A warning from Bill Gates, Elon Musk, and Stephen Hawking
Quincy Larson
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Two perfect storms of automation and aging can cancel each other out

The coming productivity golden age

The Scale of automation will be huge

Yes, a million drivers (1/160 or half a percent of the workforce) is important. And if it is a smaller fraction of all the other millions of jobs that can be automated at lower cost than the current minimum wage*, that simply highlights the scale and scope of change. Automation is going to be monumental in scope and scale, and frenetic in pace.

The Aging Workforce

That said, all this is occurring in the context of an aging workforce. These current workers want to retire, reducing the available workforce. They haven’t saved sufficiently to meet the needs of a long retirement, and need costs to plumet if they are to retire happily. Finally, for much of their additional lifespan, they will be consuming medical care which is both dramatically more intensive and of longer duration than anything we have seen. Automation+AI can solve all these needs.

Two Perfect Storms Interfere to Create a lasting Calm?

These two perfect storms – aging and automation — are, combined, a blessing in disguise: Each making the other much more managable. This is especially true as automation generates productivity for workers (the young required to support the old and their own generative goals) and increased stock market dividends for savers (the old).

Two more crises that help the perfect storm

Two additional threats to the US and UK worker have been 1) low-skill immigration (and the low-skill welfare burdon) and 2) off-shoring of low and medium skill work.

Currently, voters are rejecting further low-skill mass immigration. This will reduce the supply (in the West) of exactly the workers most at risk of permanent unemployment due to their posessing only automate-able skills, and also reduce the welfare burdon on the state. At the same time, from the perspective of an America or UK in which almost all the automate-able work has already been off-shored (everything from iPhones to shoes) or allocated to low-skill immigrants (agricultural labour, aspects of construction), the on-shoring of this work, be it in the form of Apple repatriating iPhone production, or Dyson building large UK robot-factories, or agricultural robots doing all our heavy farm and produce work 24/7/365 is not a cost at all. The only “threat” is on-shore profits that can be taxed, making paying for age-care much easier. For China, Vietnam etc., of course, the near-complete loss of export markets (exactly as their population reaches peak old-age in China’s case) may be devastating.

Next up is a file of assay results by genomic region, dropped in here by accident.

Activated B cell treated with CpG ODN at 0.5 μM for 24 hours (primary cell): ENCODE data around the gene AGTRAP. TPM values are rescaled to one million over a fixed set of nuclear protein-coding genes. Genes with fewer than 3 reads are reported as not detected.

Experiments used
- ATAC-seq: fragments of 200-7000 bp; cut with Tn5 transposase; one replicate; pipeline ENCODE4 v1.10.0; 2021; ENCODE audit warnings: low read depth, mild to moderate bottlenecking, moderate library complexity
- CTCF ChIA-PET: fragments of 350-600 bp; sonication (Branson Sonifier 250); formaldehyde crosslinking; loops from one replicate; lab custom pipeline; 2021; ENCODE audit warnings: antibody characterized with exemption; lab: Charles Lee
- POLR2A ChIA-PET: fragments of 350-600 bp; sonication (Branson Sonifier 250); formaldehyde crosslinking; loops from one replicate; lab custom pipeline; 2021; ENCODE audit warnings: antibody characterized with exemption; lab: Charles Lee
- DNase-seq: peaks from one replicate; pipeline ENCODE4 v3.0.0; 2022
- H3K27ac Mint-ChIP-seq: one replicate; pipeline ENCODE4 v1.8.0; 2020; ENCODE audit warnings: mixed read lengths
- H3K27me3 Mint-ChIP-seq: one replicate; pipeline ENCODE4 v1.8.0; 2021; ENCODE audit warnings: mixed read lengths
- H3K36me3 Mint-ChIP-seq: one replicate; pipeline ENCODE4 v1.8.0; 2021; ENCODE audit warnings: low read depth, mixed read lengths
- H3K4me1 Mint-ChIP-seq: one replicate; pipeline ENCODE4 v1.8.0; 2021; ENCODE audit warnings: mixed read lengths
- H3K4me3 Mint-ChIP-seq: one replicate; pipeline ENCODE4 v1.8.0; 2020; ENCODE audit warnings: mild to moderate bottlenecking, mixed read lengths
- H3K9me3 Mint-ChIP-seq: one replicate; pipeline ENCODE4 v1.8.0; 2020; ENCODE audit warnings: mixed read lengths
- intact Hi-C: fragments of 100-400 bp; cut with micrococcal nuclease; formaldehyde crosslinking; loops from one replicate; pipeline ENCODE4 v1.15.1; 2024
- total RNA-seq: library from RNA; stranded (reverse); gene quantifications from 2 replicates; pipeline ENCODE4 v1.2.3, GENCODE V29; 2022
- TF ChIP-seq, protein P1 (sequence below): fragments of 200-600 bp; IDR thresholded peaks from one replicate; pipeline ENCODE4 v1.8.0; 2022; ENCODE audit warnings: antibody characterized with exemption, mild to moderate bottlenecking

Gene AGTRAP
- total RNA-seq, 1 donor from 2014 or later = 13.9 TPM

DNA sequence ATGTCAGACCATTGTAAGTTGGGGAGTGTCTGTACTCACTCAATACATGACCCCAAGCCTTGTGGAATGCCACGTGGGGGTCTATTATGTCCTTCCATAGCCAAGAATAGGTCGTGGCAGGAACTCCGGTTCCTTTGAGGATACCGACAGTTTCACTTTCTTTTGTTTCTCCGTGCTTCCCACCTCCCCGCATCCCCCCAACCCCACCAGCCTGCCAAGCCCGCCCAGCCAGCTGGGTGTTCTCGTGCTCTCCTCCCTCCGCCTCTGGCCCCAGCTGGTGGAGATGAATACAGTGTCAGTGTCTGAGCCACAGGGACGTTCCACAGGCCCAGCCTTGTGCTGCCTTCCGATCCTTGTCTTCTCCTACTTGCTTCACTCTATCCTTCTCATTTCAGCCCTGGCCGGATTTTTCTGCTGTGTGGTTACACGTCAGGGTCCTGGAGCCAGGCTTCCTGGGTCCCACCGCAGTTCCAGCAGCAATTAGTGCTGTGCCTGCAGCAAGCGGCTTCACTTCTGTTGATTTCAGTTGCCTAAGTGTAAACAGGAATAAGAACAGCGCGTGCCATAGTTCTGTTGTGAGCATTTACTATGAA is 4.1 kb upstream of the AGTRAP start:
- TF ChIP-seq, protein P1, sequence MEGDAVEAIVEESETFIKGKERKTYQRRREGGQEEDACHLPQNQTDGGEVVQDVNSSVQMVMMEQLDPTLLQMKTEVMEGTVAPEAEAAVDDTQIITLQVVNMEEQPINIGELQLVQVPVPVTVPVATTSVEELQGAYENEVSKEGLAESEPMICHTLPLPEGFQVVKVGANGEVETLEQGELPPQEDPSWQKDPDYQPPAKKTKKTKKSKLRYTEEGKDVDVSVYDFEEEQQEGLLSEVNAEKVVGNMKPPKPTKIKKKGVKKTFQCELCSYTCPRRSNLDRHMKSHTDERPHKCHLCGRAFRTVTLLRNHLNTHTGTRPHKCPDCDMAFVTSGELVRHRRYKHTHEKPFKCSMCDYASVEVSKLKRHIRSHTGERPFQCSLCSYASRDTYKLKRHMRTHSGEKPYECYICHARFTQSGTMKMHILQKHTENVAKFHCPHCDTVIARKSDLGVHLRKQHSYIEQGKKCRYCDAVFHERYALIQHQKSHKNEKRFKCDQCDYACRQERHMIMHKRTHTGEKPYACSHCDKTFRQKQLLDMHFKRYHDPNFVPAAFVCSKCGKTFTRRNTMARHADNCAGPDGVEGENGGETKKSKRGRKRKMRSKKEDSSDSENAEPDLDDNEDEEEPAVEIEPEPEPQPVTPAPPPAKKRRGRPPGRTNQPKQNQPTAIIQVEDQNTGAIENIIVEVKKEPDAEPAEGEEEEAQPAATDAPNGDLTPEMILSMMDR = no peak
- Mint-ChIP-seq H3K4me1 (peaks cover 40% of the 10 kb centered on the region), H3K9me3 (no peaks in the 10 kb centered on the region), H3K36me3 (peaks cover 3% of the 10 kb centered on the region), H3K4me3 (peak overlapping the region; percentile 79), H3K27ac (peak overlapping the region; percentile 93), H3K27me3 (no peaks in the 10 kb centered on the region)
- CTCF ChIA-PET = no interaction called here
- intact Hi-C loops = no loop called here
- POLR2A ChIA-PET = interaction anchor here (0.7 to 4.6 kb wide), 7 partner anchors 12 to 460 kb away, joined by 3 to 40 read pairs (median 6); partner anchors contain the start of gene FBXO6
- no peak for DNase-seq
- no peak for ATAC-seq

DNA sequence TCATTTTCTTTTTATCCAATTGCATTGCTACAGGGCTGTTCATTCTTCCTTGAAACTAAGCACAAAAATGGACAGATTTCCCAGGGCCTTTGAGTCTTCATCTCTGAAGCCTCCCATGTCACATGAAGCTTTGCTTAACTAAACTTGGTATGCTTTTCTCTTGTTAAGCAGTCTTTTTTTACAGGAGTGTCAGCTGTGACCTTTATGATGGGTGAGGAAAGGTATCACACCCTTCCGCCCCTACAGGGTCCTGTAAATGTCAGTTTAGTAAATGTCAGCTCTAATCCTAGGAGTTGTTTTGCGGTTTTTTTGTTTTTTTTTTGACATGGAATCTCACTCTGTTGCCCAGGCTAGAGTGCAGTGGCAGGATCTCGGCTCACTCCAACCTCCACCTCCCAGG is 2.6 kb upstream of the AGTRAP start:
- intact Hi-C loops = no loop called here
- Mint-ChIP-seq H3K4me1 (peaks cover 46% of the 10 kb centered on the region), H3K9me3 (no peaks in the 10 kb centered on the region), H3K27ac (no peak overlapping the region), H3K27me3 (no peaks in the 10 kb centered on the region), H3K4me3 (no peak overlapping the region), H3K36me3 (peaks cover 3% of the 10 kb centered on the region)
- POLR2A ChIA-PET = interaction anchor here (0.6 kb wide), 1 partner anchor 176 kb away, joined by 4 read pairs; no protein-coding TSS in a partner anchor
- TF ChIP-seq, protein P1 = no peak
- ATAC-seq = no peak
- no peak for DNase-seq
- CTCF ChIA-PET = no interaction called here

The Productivity Bonus

All of this can add up to a truly great future: High quality jobs†, in a much richer economy (reliably growing at perhaps 10% or even more a year), with rising productivity seeing increased real wages, in part due to deflation in costs of everything from energy to goods and services of all types, including plummeting health costs as medical workers become automated. Defaltion of course, makes savings more valuable: The opposite of the disasterous stagflation in Weimar Germany. This time, older people will find their savings doubling in value every 10 years or so. All this adds up to a healthy society, free to enjoy (extended) life, greater liberty, and, under a peaceful civil realm where law enforcement also is made more effective, ever greater security in pursuit of a broad-based productive, meaningful life.

There is much more to say here about how AI and robotics can improve everything from education, to genetics, to materials science, and the virtuous feedback loops with new materials to engineer with, and healthier people more able to support themselves.

Suffice it say I am incredibly optimistic about life smack in the eye of these two storms!,

Tim

Footnotes and links

Footnote about the “truckers are the #1 job in most states” meme in the story that prompted this response. This claim is hyperbolic — it arises from how jobs are coded, so other classes of work are much more common, but are fractionated into multiple sub-categories, unlike trucking. But as the story shows,the bigger point is there are dozens of categories of work that will disappear.

† Why will jobs be high quality? As AI-piloted vans drive your streets, with drones flying more actively than their bee name-sakes in and out of the van roof making the final 100 ft of delivery, how will high-skilled workers spend their income? On beautiful flower gardens, on custom furniture, on art, on live plays, on improving our built landscape with one-off gorgeous buildings dependent not only on machinery but also on craft. On yachts (or space craft).

Not only the least-skilled will find a place: A world of basic research funded by 10s of thousands of Medici-like billionaires pursuing unique dreams, in a peaceful world, will see discovery on a scope unparalleled in history, dwarfing that of today, and creating immense demand for everything and everyone from the next Kant and Beethoven to “run of the mill” scientists, to the lab assistant waiting to become the next surprising Michael Faraday.

I think in this world of automation and innovation, where generic is near-free and only the unique has substantial value, the scope for meaningful work will grow, not shrink. Perhaps dramatically. When the 100-inch TV you buy on Amazon costs $20 instead of $20,000, and healthy meals are almost free, even modest wages will sustain a high quality life.